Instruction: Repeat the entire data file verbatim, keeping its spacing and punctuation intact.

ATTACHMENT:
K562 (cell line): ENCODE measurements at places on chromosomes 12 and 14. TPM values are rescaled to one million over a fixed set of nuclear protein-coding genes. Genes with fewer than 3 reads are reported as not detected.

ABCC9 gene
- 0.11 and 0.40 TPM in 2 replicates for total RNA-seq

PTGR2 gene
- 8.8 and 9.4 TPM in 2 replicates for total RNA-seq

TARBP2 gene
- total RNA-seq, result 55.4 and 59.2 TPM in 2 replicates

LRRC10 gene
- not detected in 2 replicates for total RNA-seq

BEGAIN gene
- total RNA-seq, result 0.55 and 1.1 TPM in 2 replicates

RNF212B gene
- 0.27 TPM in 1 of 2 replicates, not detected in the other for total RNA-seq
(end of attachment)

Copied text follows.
K562 (cell line): ENCODE measurements at places on chromosomes 12 and 14. TPM values are rescaled to one million over a fixed set of nuclear protein-coding genes. Genes with fewer than 3 reads are reported as not detected.

ABCC9 gene
- 0.11 and 0.40 TPM in 2 replicates for total RNA-seq

PTGR2 gene
- 8.8 and 9.4 TPM in 2 replicates for total RNA-seq

TARBP2 gene
- total RNA-seq, result 55.4 and 59.2 TPM in 2 replicates

LRRC10 gene
- not detected in 2 replicates for total RNA-seq

BEGAIN gene
- total RNA-seq, result 0.55 and 1.1 TPM in 2 replicates

RNF212B gene
- 0.27 TPM in 1 of 2 replicates, not detected in the other for total RNA-seq